To see how this works, first consider the moment function above. The introduction of beliefs requires the econometrician to integrate out another level of private information. Previously, we integrated out the preference shocks when forming expectations of our moments. Now, we need to integrate out the beliefs of each agent when forming moments. Denoting the vector of covariates that the agent uses to make decisions as \(\tilde{X}\), the finite sample representation of the score is:

$$\frac{1}{n} \sum_{i=1}^n d_i E_{\nu} \left[ \frac{1-F(-\tilde{X}_i\hat{\beta})}{F(-\tilde{X}_i\hat{\beta})} \right] – (1-d_i) = 0.$$

Note that there is now a new expectation that was not in the canonical model; the econometrician has to integrate out over the distribution of \(\nu\). This is a conceptually difficult problem, as a.) we do not want to impose any particular distribution on the beliefs, and b.) we often do not have any idea what the beliefs of individual agents might have been. This is where the first genius insight of DM comes in.

If the distribution function of the preference shocks belongs to the family of log-concave distributions (which includes all the usual suspects, such as normal, uniform, and type I extreme value), then the ratio \( \frac{1-F(-\tilde{X}_i\hat{\beta})}{F(-\tilde{X}_i\hat{\beta})} \) is convex. Furthermore, applying Jensen’s inequality, the expectation of a mean-zero random variable inside a convex function is larger than the convex function applied to the random variable’s expectation:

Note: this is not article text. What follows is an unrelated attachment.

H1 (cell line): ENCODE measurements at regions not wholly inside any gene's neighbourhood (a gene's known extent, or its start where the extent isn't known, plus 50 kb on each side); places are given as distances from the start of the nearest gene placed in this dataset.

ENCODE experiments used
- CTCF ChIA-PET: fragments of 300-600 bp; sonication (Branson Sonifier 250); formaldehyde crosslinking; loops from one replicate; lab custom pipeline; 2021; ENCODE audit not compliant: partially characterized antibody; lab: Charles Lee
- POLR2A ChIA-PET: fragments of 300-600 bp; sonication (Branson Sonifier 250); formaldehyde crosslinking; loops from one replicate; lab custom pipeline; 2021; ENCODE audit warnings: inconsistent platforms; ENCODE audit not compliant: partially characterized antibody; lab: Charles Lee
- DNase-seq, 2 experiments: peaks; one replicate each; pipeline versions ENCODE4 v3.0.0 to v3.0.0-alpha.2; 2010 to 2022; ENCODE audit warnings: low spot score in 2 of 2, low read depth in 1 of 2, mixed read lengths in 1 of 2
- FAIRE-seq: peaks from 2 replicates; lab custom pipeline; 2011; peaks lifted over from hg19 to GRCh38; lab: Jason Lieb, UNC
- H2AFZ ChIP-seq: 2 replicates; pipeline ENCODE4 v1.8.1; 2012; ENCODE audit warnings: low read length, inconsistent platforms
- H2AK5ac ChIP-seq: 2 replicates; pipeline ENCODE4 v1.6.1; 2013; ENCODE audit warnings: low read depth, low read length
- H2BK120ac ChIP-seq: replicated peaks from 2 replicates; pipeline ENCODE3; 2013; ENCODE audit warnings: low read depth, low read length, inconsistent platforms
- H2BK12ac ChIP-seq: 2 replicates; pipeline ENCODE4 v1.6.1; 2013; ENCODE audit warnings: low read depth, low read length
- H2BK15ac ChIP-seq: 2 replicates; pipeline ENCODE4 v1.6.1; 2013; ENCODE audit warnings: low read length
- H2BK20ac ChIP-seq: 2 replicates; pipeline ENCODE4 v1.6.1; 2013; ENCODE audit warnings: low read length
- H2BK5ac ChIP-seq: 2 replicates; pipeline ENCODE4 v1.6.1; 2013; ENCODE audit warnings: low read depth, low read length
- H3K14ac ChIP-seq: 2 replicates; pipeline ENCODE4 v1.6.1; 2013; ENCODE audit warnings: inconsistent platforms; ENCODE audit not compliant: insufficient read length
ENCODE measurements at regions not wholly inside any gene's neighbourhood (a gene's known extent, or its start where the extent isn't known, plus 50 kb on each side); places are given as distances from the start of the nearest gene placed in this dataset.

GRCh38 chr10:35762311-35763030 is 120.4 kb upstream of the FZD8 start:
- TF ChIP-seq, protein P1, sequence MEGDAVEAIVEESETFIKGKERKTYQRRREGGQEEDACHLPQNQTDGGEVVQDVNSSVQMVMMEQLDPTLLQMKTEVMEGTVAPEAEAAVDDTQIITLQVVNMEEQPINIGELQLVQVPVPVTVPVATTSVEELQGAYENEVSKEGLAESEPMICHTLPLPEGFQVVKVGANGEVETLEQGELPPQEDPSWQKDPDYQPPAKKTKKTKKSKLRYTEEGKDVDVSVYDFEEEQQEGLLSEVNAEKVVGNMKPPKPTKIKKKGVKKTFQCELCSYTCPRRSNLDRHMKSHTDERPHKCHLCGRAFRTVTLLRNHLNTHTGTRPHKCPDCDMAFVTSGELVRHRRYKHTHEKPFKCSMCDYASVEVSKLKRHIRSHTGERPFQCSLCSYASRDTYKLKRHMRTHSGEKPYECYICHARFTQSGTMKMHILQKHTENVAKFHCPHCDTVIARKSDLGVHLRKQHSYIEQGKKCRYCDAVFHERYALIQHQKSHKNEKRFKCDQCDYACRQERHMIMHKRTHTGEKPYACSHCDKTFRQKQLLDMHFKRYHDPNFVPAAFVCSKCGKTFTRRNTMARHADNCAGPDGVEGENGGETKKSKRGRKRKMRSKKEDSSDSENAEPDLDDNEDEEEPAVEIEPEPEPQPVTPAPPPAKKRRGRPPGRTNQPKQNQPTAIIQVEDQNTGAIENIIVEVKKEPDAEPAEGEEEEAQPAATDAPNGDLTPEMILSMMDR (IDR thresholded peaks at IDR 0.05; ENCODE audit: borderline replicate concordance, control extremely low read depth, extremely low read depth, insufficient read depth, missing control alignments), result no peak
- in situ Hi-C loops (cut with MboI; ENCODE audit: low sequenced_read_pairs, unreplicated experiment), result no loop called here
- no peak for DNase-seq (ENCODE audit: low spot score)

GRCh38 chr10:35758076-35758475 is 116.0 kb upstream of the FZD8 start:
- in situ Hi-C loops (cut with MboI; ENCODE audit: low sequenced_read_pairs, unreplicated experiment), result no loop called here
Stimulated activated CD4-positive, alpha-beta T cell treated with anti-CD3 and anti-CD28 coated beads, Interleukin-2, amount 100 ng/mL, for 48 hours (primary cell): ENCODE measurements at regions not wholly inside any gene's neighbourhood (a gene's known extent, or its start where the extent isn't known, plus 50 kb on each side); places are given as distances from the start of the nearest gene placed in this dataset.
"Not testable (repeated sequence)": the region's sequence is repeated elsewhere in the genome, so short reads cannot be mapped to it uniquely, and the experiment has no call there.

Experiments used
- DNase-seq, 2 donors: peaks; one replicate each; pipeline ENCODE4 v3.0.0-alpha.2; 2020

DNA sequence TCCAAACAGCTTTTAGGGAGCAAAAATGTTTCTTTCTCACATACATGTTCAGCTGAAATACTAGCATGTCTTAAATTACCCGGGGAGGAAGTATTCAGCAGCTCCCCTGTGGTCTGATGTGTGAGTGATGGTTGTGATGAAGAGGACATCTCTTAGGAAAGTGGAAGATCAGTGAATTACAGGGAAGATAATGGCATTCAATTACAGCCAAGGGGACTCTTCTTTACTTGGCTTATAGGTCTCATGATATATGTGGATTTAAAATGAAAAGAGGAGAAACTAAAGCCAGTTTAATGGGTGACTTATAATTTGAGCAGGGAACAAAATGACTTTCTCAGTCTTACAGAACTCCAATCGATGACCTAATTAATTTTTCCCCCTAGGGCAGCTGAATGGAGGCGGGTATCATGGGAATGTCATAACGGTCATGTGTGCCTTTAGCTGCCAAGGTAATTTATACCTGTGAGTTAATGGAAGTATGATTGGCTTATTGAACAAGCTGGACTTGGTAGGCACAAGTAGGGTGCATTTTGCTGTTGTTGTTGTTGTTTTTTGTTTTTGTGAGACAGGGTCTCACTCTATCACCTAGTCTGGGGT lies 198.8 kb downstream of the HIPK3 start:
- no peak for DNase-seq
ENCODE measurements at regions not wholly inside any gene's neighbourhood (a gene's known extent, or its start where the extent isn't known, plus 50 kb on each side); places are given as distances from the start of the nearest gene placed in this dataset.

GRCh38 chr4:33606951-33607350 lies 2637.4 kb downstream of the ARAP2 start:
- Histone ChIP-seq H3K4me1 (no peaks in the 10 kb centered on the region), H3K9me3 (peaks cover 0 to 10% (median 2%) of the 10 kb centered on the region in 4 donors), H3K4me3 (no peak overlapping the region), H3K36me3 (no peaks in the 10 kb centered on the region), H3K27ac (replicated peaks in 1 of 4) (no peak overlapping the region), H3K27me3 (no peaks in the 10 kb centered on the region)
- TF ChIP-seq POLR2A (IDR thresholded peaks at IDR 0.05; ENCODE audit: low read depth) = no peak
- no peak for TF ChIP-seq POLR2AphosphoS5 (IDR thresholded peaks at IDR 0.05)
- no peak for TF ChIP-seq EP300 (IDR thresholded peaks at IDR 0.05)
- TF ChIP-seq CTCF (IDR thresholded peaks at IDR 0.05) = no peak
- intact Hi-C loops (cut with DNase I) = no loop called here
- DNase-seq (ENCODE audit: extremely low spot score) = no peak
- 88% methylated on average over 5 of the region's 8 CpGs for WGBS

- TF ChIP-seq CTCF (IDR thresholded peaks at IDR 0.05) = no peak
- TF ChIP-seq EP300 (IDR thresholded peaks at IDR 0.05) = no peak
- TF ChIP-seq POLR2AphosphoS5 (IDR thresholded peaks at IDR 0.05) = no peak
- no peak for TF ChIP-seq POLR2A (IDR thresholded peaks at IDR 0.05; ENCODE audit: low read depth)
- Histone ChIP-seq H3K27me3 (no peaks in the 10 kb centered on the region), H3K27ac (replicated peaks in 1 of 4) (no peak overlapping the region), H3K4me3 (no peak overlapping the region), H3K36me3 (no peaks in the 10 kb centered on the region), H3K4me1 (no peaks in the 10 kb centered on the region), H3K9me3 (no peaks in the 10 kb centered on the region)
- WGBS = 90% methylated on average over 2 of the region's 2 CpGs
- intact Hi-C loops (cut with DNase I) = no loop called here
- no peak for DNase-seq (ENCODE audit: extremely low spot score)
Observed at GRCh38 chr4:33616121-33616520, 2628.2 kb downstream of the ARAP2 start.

$$ E_{\nu} \left[ \frac{1-F(-\tilde{X}_i\hat{\beta})}{F(-\tilde{X}_i\hat{\beta})} \right] \geq \frac{1-F(-E_{\nu}[\tilde{X}_i]\hat{\beta})}{F(-E_{\nu}[\tilde{X}_i]\hat{\beta})}. $$

Why is this helpful? Because we know that, whatever the distribution of \(\nu\) may be, once we take into account the fact that we need to integrate it out, the equality above becomes an inequality:

$$\frac{1}{n} \sum_{i=1}^n d_i \frac{1-F(-\tilde{X}_i\hat{\beta})}{F(-\tilde{X}_i\hat{\beta})} – (1-d_i) \geq 0.$$

Why is this? Because the first term is positive and the second term is negative. Taking expectations with respect to the private signals only blows up the positive contribution to the sum, which means that the equality turns into a positive inequality.